Agreed. Perhaps I should not have mentioned 1.5C but I wanted to show what influenced my estimate. GMST is only one of the influences on my judgement - and it can be a misleading measure.

Policy and solutions / Re: A reference personal carbon budget
« on: June 10, 2019, 10:41:46 AM »
It's not really an estimate I've done myself, but I thought it was more like 100 tonnes. I mean, that's hard enough to achieve for the rest of my life (I'm 45), but 63 tonnes would be even more difficult, especially for children in the west that are still in the midst of their process of total consumer conditioning.

It should be accepted that those stuck in societies where budgets are routinely greatly exceeded cannot cut their GHG emissions without changes in their societies. For example, taxes are collected by governments for activities, which cause emissions. Wars are a good example.

Although this measure has strong implications for morality, it has a local context. Aubrey Mayher recognises the international context in the principle of Contraction and Convergence.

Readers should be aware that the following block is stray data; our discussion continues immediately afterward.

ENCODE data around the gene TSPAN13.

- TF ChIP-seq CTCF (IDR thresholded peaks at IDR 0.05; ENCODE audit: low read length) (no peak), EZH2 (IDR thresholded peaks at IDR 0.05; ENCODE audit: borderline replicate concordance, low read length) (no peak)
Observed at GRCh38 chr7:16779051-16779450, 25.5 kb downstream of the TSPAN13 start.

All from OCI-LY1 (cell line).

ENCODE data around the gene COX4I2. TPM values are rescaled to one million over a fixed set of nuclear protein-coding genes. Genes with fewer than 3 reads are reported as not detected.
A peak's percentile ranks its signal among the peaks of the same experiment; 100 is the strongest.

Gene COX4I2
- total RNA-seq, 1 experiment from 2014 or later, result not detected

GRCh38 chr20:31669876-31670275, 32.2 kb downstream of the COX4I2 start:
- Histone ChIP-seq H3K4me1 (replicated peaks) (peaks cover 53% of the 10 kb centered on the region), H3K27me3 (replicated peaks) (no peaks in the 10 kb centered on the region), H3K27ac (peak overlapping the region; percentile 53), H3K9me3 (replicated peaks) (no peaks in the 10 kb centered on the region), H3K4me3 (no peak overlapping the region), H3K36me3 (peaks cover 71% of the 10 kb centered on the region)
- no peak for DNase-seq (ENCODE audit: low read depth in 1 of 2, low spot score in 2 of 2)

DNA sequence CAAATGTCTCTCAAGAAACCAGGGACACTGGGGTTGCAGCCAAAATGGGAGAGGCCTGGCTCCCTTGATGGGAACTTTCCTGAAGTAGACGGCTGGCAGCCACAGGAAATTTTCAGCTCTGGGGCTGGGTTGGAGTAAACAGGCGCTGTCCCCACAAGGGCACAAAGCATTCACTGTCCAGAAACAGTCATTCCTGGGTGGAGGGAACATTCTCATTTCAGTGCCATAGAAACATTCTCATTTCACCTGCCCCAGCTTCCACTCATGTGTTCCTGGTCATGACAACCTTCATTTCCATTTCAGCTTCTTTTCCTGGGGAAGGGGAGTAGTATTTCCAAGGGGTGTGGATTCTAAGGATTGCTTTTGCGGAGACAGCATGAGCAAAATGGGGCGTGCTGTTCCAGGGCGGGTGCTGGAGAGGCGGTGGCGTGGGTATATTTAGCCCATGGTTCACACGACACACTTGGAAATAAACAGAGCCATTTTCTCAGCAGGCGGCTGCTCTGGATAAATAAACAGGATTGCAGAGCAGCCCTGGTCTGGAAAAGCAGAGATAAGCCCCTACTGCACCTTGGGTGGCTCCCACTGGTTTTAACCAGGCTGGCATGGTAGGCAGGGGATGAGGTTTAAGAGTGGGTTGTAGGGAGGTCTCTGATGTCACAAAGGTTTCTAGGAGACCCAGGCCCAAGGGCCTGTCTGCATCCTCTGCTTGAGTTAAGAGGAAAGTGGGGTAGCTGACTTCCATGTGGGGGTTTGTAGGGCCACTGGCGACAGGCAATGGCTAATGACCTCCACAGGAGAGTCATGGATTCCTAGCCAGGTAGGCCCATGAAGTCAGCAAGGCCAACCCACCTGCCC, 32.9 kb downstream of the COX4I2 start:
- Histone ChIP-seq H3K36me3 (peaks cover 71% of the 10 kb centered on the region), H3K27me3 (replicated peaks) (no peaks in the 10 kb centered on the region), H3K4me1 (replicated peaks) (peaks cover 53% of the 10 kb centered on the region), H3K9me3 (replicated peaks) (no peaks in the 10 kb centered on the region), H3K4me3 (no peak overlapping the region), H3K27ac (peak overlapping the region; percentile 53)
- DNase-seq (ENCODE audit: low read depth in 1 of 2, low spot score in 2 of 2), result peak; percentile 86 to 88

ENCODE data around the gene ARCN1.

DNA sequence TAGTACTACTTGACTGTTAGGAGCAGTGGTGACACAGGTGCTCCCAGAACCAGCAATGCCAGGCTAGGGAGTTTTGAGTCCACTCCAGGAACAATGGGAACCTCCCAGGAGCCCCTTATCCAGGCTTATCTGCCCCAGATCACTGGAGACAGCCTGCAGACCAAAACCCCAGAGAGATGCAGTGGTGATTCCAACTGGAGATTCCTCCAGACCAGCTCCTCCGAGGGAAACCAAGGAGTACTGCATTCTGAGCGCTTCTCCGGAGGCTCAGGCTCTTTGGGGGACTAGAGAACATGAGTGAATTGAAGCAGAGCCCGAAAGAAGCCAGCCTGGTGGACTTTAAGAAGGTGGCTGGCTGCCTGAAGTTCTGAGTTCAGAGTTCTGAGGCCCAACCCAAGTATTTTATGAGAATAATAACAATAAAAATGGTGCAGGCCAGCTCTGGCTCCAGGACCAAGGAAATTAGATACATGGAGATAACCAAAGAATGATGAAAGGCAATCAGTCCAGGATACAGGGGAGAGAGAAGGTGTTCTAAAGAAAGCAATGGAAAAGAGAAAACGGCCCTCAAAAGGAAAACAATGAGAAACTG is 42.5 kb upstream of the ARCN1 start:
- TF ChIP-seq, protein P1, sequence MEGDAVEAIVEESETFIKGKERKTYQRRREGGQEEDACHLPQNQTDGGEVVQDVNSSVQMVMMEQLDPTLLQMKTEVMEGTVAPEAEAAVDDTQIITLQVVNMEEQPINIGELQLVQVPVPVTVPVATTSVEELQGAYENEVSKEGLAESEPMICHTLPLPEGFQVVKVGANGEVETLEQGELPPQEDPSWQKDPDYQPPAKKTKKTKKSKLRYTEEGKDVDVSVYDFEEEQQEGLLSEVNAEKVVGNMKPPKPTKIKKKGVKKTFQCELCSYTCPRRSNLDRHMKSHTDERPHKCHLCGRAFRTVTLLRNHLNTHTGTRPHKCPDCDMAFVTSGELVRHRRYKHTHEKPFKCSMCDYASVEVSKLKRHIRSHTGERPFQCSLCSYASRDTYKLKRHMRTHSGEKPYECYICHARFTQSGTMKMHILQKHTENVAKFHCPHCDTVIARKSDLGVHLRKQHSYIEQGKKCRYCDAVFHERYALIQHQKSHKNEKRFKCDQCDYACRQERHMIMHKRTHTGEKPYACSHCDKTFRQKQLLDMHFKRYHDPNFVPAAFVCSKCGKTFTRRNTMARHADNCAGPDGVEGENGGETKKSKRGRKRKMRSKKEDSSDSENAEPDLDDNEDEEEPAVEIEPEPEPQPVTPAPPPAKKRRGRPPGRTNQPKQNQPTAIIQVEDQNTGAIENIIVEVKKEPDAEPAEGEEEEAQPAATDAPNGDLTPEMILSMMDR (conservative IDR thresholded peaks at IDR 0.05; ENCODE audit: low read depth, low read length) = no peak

My interest is town planning and how local communities can be designed so that they are "environmentally sustainable".  An early stage of this is identifying schemes which are claimed to be sustainable but actually have terrible footprints. Another is the creation of an Institute of Enhanced Town Planning to design lifestyles that are sustainable.

The reference personal carbon budget could be a useful measure in this context but to be useful it must be quantified.

I'm hoping for further estimates, which avoid the McPh***** route of none left give up.

Neven, I suspect my footprint is worse than yours (perhaps not by much if I discount my share of UK government activities) but although this is relevant, the urgent task is to discover pleasant ways of living that do not cause climate chaos. The hope is that the less "developed" world might be persuaded to adopt similar and avoid doing the damage we have done.